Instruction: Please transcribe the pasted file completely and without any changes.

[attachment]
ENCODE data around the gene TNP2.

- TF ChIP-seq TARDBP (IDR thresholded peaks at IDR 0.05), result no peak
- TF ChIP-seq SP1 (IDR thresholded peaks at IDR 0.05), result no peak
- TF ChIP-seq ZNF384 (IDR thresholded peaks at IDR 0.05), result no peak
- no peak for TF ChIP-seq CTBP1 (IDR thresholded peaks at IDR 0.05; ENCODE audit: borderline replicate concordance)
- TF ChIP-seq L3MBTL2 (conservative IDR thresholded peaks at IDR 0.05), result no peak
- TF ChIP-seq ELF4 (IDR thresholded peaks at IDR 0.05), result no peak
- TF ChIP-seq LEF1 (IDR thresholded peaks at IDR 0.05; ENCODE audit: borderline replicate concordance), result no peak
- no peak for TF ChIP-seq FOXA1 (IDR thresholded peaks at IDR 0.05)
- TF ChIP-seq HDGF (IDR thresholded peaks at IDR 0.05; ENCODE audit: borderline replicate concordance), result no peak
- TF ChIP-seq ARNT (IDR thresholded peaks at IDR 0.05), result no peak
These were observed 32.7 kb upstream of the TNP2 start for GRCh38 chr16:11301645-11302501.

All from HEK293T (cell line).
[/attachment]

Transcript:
ENCODE data around the gene TNP2.

- TF ChIP-seq TARDBP (IDR thresholded peaks at IDR 0.05), result no peak
- TF ChIP-seq SP1 (IDR thresholded peaks at IDR 0.05), result no peak
- TF ChIP-seq ZNF384 (IDR thresholded peaks at IDR 0.05), result no peak
- no peak for TF ChIP-seq CTBP1 (IDR thresholded peaks at IDR 0.05; ENCODE audit: borderline replicate concordance)
- TF ChIP-seq L3MBTL2 (conservative IDR thresholded peaks at IDR 0.05), result no peak
- TF ChIP-seq ELF4 (IDR thresholded peaks at IDR 0.05), result no peak
- TF ChIP-seq LEF1 (IDR thresholded peaks at IDR 0.05; ENCODE audit: borderline replicate concordance), result no peak
- no peak for TF ChIP-seq FOXA1 (IDR thresholded peaks at IDR 0.05)
- TF ChIP-seq HDGF (IDR thresholded peaks at IDR 0.05; ENCODE audit: borderline replicate concordance), result no peak
- TF ChIP-seq ARNT (IDR thresholded peaks at IDR 0.05), result no peak
These were observed 32.7 kb upstream of the TNP2 start for GRCh38 chr16:11301645-11302501.

All from HEK293T (cell line).